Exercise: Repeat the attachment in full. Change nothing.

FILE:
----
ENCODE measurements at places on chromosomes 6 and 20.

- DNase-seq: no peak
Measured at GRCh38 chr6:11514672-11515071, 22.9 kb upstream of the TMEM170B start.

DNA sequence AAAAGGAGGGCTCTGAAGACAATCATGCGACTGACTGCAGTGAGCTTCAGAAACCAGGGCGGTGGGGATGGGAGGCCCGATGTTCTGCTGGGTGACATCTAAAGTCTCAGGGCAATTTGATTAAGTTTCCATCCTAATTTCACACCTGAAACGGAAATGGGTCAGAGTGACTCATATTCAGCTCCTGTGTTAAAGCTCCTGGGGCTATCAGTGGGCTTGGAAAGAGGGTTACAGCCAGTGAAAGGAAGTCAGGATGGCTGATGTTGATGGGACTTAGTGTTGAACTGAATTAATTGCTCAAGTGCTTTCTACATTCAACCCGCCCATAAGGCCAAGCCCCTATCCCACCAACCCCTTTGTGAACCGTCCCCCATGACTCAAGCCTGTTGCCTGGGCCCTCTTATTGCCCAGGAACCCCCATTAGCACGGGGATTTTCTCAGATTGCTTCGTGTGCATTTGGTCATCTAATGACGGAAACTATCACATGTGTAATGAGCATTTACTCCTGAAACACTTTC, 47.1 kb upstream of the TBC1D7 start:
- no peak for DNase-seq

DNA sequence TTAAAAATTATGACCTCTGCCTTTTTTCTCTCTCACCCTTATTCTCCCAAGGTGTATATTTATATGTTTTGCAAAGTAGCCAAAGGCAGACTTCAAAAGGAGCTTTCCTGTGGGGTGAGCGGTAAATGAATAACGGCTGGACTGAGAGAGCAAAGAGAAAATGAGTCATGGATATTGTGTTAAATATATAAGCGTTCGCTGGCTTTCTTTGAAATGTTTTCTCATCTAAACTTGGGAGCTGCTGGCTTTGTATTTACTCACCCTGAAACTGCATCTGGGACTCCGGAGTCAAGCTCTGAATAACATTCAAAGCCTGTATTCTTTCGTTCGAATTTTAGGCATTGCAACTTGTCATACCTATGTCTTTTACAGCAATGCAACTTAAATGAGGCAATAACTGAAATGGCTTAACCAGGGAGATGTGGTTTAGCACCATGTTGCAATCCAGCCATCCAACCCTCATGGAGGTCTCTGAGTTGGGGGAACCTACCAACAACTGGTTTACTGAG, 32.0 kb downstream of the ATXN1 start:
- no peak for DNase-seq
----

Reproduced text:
ENCODE measurements at places on chromosomes 6 and 20.

- DNase-seq: no peak
Measured at GRCh38 chr6:11514672-11515071, 22.9 kb upstream of the TMEM170B start.

DNA sequence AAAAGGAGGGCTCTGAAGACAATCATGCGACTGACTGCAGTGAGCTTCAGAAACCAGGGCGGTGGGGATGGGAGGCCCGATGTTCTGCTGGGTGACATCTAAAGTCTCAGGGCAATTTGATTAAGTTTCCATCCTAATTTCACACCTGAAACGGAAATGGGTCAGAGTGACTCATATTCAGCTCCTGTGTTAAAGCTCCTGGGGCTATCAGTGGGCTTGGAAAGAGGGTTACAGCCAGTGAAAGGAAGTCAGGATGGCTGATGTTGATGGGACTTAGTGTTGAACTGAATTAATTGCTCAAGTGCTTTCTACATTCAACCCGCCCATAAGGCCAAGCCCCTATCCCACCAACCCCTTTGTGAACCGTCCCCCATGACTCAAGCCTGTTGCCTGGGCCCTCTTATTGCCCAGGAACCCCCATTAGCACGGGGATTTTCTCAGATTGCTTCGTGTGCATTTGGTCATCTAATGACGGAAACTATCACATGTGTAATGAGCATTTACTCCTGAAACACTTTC, 47.1 kb upstream of the TBC1D7 start:
- no peak for DNase-seq

DNA sequence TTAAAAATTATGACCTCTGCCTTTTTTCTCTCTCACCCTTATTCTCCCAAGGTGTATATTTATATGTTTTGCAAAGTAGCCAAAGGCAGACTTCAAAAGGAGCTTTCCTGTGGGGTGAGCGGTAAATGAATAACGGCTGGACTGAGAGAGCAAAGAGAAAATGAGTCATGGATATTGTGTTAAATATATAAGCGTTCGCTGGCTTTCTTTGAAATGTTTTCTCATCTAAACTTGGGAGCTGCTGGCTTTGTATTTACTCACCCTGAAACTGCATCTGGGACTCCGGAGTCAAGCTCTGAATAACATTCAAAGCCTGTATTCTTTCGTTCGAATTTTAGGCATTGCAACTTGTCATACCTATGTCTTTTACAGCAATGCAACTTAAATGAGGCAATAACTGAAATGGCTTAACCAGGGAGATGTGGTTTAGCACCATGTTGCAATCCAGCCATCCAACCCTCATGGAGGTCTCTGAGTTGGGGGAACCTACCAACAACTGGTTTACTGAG, 32.0 kb downstream of the ATXN1 start:
- no peak for DNase-seq